Did you hear the widow’s cry: “Grant me justice against my opponent!” Setting aside for a moment the fundamental lack of justice on display given our history of mass incarceration of black and brown bodies, what some have called a third wave of racial injustice following upon the terror of slavery and the terror of segregation, that cry “grant me justice against my opponent” is downright haunting in the wake of recent headlines. Today, I hear in these words the cries of Diamond Reynolds, the girlfriend of Philando Castille who was shot by a police officer while he was sitting next to her, with her daughter in the backseat. I hear the cries of Rakeyia Scott, the widow of Keith Scott, who yelled to Charlotte police about her husband’s traumatic brain injury before they shot and killed him in front of her eyes. I hear the cries of Trayvon Martin’s family, or that of Tamir Rice, Freddie Gray, or Amadou Diallo. I hear the cries of “No Justice. No peace.” All the while, in cases of white collars, white college kids and white cops, we see acquittal after acquittal and a different kind of mandatory minimum, a mere slap on the wrist! And yes, I also hear in that widow’s cry “Grant me justice against my opponent” the testimony of woman after woman speaking out about the abhorrent prevalence of sexual assault and their experiences of being repeatedly and casually dismissed by unjust judges and other men in power. I could say a lot more here…but instead I wonder…

Where does Jesus leave these widows calling out for justice?

And where does he leave us?

I think Jesus’ parable and Dylan’s lyrics and our headlines and Facebook feeds are inviting us to take a larger and longer view of God’s justice and truth. Ultimately, the parable is not about our individual trials— legal, existential or otherwise. It’s also not about a bad seed cop or judge or candidate that has no respect for others. No. Instead, I think the parable is best read as an indictment of the whole damned system. Forget the parable of the persistent widow or the parable of the unjust judge. It should be called the parable of the unjust system! It’s an indictment of the context in which we live that segments out our human community, that leaves us walled off from a God-given sense of wholeness and beauty in our diversity, that leaves us living under rocks and isolated from the truth that we need and belong to each other across our differences. In Jesus’ time, as now, it’s women, persons of color, and low and no income people who continue to wait for justice while relatively powerful male leaders dismiss their cases until it’s in their interest to listen and act. It’s the whole damned system! It’s a system we are all touched by, and none of us are immune to its crippling effects.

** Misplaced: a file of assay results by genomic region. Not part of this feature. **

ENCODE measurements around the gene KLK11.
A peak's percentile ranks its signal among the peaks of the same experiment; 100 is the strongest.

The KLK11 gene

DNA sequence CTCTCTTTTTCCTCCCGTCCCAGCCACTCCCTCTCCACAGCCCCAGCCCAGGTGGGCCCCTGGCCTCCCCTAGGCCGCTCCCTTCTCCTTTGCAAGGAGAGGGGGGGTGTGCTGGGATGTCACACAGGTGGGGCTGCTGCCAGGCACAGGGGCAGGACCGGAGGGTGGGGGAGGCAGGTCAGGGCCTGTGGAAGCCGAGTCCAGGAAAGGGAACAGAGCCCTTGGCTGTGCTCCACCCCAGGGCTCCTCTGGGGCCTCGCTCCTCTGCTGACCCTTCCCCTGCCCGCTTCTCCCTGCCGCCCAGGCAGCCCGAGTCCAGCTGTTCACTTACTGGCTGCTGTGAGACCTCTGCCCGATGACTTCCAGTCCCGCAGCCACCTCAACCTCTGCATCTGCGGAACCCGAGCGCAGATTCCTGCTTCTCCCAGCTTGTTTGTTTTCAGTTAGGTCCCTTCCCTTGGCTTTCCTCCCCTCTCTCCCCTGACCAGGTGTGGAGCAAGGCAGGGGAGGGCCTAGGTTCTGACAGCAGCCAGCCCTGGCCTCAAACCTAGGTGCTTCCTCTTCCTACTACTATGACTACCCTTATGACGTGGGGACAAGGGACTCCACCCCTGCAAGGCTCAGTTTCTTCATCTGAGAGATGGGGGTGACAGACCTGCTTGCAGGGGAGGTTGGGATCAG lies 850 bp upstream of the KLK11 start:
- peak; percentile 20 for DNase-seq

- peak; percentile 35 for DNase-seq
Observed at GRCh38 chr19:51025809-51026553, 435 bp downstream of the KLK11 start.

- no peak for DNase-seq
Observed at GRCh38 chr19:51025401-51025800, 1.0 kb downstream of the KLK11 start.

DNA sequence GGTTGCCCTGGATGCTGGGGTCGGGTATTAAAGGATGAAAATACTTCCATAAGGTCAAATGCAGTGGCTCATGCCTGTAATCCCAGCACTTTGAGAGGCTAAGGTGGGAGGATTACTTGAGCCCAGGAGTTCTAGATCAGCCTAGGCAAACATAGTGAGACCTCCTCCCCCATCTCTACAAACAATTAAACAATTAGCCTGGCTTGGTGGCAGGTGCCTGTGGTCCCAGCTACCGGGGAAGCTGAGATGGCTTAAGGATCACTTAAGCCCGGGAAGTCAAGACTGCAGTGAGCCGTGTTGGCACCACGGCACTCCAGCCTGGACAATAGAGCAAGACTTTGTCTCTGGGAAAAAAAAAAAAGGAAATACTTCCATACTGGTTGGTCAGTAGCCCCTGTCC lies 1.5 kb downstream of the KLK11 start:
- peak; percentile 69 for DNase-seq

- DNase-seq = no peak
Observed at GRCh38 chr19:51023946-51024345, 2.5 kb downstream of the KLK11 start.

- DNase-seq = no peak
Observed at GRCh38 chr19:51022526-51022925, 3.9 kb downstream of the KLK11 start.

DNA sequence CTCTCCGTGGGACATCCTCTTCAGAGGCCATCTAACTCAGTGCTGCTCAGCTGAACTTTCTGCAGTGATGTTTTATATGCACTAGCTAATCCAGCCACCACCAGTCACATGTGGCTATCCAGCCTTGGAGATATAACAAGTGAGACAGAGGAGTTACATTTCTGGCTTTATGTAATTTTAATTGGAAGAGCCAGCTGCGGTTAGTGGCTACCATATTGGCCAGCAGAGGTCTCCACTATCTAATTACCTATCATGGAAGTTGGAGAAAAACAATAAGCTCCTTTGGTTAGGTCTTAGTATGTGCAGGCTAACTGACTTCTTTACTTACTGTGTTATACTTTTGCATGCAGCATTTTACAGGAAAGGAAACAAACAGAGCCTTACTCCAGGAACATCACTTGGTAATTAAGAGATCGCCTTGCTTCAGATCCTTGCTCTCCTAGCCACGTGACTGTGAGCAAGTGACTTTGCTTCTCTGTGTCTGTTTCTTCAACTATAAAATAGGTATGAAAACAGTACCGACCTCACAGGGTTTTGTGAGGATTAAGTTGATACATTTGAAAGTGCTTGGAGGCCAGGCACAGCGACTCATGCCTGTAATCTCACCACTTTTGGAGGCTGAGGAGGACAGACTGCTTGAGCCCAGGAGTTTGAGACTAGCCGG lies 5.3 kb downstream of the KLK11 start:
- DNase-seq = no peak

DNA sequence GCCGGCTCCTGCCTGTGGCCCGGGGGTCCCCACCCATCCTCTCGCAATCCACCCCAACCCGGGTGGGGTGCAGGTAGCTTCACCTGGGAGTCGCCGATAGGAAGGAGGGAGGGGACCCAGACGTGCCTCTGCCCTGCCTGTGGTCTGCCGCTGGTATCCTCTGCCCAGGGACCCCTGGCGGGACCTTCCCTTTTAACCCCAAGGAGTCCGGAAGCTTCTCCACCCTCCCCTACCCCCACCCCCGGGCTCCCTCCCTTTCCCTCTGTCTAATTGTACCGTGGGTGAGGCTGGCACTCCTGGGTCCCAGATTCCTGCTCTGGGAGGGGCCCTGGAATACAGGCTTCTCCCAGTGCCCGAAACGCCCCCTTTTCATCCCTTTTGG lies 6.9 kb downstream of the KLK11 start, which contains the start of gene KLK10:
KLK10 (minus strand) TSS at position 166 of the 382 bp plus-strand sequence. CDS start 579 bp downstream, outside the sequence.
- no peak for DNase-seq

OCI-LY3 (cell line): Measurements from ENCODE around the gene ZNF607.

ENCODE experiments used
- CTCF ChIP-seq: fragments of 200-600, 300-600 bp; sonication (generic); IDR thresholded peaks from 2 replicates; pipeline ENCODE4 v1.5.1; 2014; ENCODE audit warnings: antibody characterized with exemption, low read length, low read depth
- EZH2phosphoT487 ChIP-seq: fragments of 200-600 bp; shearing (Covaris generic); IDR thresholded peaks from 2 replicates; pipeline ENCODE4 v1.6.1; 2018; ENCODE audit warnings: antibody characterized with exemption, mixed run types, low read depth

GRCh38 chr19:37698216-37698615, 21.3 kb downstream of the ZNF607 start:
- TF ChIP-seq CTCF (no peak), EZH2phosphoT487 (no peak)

What’s more, against our conscious will, if we are white, we become perpetrators of injustice. That question Jesus asks, “When the Son of Man comes, will he find faith on earth?” could be aimed straight at me. For how am I keeping faith with God’s children of color, with Jesus’ chosen people—and Jesus always chooses the dispossessed? (Can we imagine that being a baptismal vow that we all promise when we commit to Tabitha and Ella that we are following Jesus?)

If we are being honest, maybe we are at least beginning to wake up to how badly broken, how profoundly unfair and how deeply dehumanizing a system it is, for each and every one of us.

The thing about a system is that none us can live outside of it. So, ultimately, the parable isn’t about the widow or the judge at all. It’s about the rest of us! It’s about where we are inside the system. That last line of the parable…  “And yet, when the Son of Man comes, will he find faith on earth?” That is to say, will he find people sharing in the God’s honest cry of truth, like that widow? Or will we be living in bubbles of like-minded and like-skinned souls? Or, will we be found standing by those widows, those sisters, those brothers and mothers and grandmothers, sharing their cries? Or will we be found under those rocks of our privilege, walled off from the truth that we live in a deeply fractured, deeply divided and unjust society!?